Re: [RFC PATCH for 4.15 v12 00/22] Restartable sequences and CPU op vector

From: Mathieu Desnoyers
Date: Wed Nov 22 2017 - 07:36:06 EST

----- On Nov 21, 2017, at 5:59 PM, Thomas Gleixner tglx@xxxxxxxxxxxxx wrote:

> On Tue, 21 Nov 2017, Mathieu Desnoyers wrote:
>> ----- On Nov 21, 2017, at 12:21 PM, Andi Kleen andi@xxxxxxxxxxxxxx wrote:
>> > On Tue, Nov 21, 2017 at 09:18:38AM -0500, Mathieu Desnoyers wrote:
>> >> Hi,
>> >>
>> >> Following changes based on a thorough coding style and patch changelog
>> >> review from Thomas Gleixner and Peter Zijlstra, I'm respinning this
>> >> series for another RFC.
>> >>
>> > My suggestion would be that you also split out the opv system call.
>> > That seems to be main contention point currently, and the restartable
>> > sequences should be useful without it.
>> I consider rseq to be incomplete and a pain to use in various scenarios
>> without cpu_opv.
>> About the contention point you refer to:
>> Using vDSO as an example of how things should be done is just wrong: the
>> vDSO interaction with debugger instruction single-stepping is broken,
>> as I detailed in my previous email.
> Let me turn that around. You're lamenting about a conditional branch in
> your rseq thing for performance reasons and at the same time you want to
> force extra code into the VDSO? clock_gettime() is one of the hottest
> vsyscalls in certain scenarions. So why would we want to have extra code
> there? Just to make debuggers happy. You really can't be serious about
> that.

There is *already* an existing branch in the clock_gettime vsyscall:
it's a loop. It won't hurt the fast-path to use that branch and
make it do something else instead. It could even help the vDSO fast-path
for some non-x86 architectures where branch prediction assumes that
backward branches are always taken (adding an unlikely() does not help
in those cases).

>> Thomas' proposal of handling single-stepping with a user-space locking
>> fallback, which is pretty much what I had in 2016, pushes a lot of
>> complexity to user-space, requires an extra branch in the fast-path,
>> as well as additional store-release/load-acquire semantics for consistency.
>> I don't plan going down that route.
>> Other than that, I have not received any concrete alternative proposal to
>> properly handle single-stepping.
> You provided the details today. Up to that point all we had was handwaving
> and inconsistent information.

I mistakenly presumed you took interest in the past 2 years discussions.
It appears I was wrong, and that information needed to be summarized in
my changelog. This was my mistake and I fixed it.

>> The only opposition against cpu_opv is that there *should* be an hypothetical
>> simpler solution. The rseq idea is not new: it's been presented by Paul Turner
>> in 2012 at LPC. And so far, cpu_opv is the overall simplest and most
>> efficient way I encountered to handle single-stepping, and it gives extra
>> benefits, as described in my changelog.
> That's how you define it and that does not make cpu_opv less complex and
> more debuggable. There is no way to debug that and still you claim that it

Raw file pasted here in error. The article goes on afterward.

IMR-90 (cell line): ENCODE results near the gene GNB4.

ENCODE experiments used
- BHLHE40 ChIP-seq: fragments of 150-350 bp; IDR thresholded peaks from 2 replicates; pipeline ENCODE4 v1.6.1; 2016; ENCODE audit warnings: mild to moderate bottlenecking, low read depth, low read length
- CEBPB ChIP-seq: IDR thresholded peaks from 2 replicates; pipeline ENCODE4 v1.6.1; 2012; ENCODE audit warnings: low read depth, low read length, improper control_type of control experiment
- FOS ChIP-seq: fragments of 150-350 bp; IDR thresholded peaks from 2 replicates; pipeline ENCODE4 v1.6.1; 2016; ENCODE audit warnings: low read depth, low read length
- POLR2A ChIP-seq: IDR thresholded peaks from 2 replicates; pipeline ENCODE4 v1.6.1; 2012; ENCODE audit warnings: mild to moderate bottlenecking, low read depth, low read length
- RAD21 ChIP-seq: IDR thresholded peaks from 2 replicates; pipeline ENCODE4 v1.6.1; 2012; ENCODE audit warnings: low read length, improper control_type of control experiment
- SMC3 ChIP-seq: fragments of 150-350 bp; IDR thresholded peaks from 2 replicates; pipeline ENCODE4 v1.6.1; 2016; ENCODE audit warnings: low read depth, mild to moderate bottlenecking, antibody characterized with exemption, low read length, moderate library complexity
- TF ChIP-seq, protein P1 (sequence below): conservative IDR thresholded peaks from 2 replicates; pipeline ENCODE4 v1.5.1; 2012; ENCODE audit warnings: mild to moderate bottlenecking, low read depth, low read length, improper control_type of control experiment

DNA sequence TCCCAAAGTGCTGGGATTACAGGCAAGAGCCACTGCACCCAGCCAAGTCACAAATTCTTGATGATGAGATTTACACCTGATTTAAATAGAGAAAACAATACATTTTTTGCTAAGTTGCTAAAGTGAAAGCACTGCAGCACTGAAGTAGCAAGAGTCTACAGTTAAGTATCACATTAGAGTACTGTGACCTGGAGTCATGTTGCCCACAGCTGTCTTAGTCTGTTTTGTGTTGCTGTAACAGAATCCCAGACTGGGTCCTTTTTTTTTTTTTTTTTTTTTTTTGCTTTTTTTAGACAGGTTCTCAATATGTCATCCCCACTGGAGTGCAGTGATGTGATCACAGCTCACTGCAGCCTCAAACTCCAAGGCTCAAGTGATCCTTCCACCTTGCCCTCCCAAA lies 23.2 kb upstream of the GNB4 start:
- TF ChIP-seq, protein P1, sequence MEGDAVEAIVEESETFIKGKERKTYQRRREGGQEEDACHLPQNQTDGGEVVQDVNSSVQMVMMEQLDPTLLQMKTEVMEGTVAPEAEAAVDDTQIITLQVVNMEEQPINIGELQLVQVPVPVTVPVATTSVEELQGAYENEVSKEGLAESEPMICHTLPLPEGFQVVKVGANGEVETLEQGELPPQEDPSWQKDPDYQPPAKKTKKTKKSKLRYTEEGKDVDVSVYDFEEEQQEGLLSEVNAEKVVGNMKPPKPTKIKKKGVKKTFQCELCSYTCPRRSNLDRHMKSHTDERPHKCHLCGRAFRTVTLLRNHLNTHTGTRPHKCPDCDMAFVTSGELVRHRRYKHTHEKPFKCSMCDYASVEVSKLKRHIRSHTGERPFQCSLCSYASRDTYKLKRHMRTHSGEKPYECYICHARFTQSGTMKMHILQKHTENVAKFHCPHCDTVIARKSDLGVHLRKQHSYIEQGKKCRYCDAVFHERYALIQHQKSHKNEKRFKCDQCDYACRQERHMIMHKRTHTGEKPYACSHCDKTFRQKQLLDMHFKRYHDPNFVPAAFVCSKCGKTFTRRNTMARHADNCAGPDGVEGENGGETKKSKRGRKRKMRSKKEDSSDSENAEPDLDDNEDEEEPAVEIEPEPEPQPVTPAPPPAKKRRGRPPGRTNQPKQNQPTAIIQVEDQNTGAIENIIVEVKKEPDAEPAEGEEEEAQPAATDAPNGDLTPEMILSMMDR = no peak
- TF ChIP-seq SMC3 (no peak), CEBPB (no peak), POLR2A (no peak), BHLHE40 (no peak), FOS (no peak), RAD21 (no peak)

> removes compexity from user space.

So I should ask: what kind of observability within cpu_opv() do you want ?
I can add a tracepoint for each operation, which would technically take care
of your concern. You main counter-argument seems to be a tooling issue.

> That ops stuff comes from user space and
> is not magically constructed by the kernel. In some of your use cases it
> even has different semantics than the rseq section code. So how is that
> removing any complexity from user space? All it buys you is an extra branch
> less in your rseq hotpath and that's your justification to shove that
> thing into the kernel.

Actually, the cpu-op user-space library can hide this difference from the
user: I implemented the equivalent rseq algorithm using a compare-and-store:

int cpu_op_cmpnev_storeoffp_load(intptr_t *v, intptr_t expectnot,
off_t voffp, intptr_t *load, int cpu)
intptr_t oldv = READ_ONCE(*v);
intptr_t *newp = (intptr_t *)(oldv + voffp);
int ret;

if (oldv == expectnot)
return 1;
ret = cpu_op_cmpeqv_storep_expect_fault(v, oldv, newp, cpu);
if (!ret) {
*load = oldv;
return 0;
if (ret > 0) {
errno = EAGAIN;
return -1;
return -1;

So from a library user perspective, the fast-path and slow-path are
exactly the same.

> The version I reviewed was just undigestable.

Thanks for the thorough coding style review by the way.

> I did not have time to look
> at the hastily cobbled together version of today. Aside of that the
> scheduler portion of it has not seen any review from scheduler folks
> either.

True. It appears that it really takes a merge window to get some
people's attention. That's OK, you guys are really busy on other
stuff. It's just unfortunate that the feedback about the cpu_opv
concept did not come sooner, e.g. during first rounds of patches
where the cpu_opv design was presented, or even at KS.

> AFAICT there is not a single reviewed-by tag on the sys_rseq and the
> sys_opv patches either.

Very good point! Anyone in CC who cares about getting this in can
find time to do some official review ?

> Are you seriously expecting that new syscalls of that kind are going to be
> merged without a deep and thorough review just based on your decision to
> declare them ready?

In my reply to Andi, I merely state that I'm not willing to push an
half-baked user-space ABI into the kernel, and rseq without cpu_opv
is only part of the solution.

Let's see if others find time to do an official review.



> Thanks,
> tglx

Mathieu Desnoyers
EfficiOS Inc.